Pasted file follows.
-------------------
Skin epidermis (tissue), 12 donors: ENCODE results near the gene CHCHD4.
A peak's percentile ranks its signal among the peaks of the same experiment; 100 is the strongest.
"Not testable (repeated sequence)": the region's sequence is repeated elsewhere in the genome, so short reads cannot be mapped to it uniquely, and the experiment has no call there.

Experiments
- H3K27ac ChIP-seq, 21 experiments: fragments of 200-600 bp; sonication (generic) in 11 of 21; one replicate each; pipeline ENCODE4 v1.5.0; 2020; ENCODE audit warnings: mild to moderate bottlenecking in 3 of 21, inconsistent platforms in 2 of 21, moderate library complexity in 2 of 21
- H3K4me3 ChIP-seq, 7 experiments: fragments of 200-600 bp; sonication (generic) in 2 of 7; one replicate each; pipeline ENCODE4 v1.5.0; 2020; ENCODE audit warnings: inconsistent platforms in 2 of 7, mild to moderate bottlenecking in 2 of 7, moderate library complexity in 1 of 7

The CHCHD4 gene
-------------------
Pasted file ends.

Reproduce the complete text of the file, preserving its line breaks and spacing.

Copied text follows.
Skin epidermis (tissue), 12 donors: ENCODE results near the gene CHCHD4.
A peak's percentile ranks its signal among the peaks of the same experiment; 100 is the strongest.
"Not testable (repeated sequence)": the region's sequence is repeated elsewhere in the genome, so short reads cannot be mapped to it uniquely, and the experiment has no call there.

Experiments
- H3K27ac ChIP-seq, 21 experiments: fragments of 200-600 bp; sonication (generic) in 11 of 21; one replicate each; pipeline ENCODE4 v1.5.0; 2020; ENCODE audit warnings: mild to moderate bottlenecking in 3 of 21, inconsistent platforms in 2 of 21, moderate library complexity in 2 of 21
- H3K4me3 ChIP-seq, 7 experiments: fragments of 200-600 bp; sonication (generic) in 2 of 7; one replicate each; pipeline ENCODE4 v1.5.0; 2020; ENCODE audit warnings: inconsistent platforms in 2 of 7, mild to moderate bottlenecking in 2 of 7, moderate library complexity in 1 of 7

The CHCHD4 gene